FORTESCUE, which reported record production levels this morning, hauls ore from Nullagine to Port Hedland. Discovered by BC Iron in 2007, Nullagine entered production in late 2010, reporting record half year sales of 3.1m tonnes this week. 

FORTESCUE, which reported record production levels this morning, hauls ore from Nullagine to Port Hedland. Discovered by BC Iron in 2007, Nullagine entered production in late 2010, reporting record half year sales of 3.1m tonnes this week. 

Morgan Ball: Cash Flooding in from Nullagine

Issue 71, January 2014

“We’d like to increase size,” says BC Iron’s managing director, Morgan Ball, “but the key point is, not at all costs.”

Like Rio Tinto and BHP, BC Iron is enjoying record iron ore volumes and a healthy seaborne price. Unlike its peers in the Pilbara, BC has a proven record of aggressive shareholder returns, with tonnage growth secondary to cash generation.

Nullagine, the company’s only mine, is 25 per cent owned by industry giant Fortescue after BC swapped half the deposit for rail access to Port Hedland. Widely criticised at the time, the deal cut BC in on the Pilbara’s railway monopoly, positioning it to crank up its ownership to 75 per cent when Fortescue hit balance sheet troubles in 2012.

Plumping for cash flow over full ownership of the deposit, BC’s private equity-type zeal for cash returns has seen the company hold off on further acquisitions, instead squeezing costs and extending the mine life at Nullagine. “We’ve got a 7-year mine life,” says Ball, “and we think it’ll stretch to 9 to 10 years at least.”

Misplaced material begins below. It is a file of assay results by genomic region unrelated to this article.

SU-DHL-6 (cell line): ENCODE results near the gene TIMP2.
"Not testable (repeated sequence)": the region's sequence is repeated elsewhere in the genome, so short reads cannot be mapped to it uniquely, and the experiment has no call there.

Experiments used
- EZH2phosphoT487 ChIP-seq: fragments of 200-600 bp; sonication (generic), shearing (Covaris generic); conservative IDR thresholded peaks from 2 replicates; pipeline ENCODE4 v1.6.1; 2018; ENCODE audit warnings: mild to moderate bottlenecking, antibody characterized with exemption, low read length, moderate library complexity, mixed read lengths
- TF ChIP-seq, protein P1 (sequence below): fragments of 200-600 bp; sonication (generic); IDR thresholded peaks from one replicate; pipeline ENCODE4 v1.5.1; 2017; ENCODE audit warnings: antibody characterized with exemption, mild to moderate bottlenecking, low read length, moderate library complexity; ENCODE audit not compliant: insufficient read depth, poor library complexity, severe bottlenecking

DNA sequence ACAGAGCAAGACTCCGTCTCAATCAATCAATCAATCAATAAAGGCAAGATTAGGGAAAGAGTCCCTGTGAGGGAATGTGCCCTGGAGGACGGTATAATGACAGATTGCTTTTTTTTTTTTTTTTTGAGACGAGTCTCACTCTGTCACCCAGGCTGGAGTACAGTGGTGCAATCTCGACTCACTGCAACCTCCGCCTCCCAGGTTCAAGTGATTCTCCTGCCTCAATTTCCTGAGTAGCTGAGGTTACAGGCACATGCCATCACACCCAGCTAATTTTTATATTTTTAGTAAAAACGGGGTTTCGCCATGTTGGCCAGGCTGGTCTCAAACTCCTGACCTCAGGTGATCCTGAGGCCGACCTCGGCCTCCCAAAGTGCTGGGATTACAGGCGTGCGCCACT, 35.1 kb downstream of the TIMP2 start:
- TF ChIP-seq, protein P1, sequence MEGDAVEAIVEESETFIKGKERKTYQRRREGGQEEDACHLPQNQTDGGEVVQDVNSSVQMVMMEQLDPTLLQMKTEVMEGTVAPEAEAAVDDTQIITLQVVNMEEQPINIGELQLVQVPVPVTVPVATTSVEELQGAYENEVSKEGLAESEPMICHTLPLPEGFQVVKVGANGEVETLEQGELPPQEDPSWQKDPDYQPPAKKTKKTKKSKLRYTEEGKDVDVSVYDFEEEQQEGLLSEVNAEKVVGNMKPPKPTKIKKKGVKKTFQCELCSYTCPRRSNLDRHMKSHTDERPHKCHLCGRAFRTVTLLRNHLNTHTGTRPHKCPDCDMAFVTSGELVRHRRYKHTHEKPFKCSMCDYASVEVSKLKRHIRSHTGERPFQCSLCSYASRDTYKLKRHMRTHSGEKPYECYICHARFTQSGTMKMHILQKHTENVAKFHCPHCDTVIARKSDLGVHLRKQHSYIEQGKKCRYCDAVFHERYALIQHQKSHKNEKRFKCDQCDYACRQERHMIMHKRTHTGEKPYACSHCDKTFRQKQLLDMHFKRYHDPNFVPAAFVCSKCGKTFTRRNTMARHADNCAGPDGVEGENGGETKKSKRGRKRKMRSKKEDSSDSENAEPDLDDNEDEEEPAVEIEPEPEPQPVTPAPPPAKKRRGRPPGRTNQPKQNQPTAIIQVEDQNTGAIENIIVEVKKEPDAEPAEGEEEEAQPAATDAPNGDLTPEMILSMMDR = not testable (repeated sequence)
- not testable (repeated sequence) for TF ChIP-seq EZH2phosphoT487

Nullagine is operating at 6m tonnes per annum, with full capacity of 6.5m tonnes tempered by a run rate of 4.5m tonnes during the Pilbara’s wet season, January to March. The mine threw off A$89m ($78m) in operating cash flow in the last quarter, funnelled into paying down debt ahead of schedule, with A$68m outstanding.

Last year, the company paid out 60 per cent of net profits in dividends, putting its A$618m market cap on a 7 per cent dividend yield. Ball is adamant in saying that unless the right deal emerges, BC will simply wind down, returning money to the market.

“Notwithstanding, we have a pretty handy balance sheet, we’re very happy just mining and packing up,” he says. The patience affords doubly strict criteria in looking for new assets and with cash of A$197m, only adds to BC’s treasury.

Assuming peers turn talk of shareholder returns into tangible results, BC Iron is a forerunner for the rest of the industry. But whilst BC has held to the strategy throughout a bull market, positioning it to capitalise on current distress, latecomers may end up refusing growth precisely when it is cheapest.

“The board and management are capable of making this company bigger and I’d like to think that we will,” says Ball, “but we’ll only do it on our own terms."

“We’ll only do it on our own terms.”

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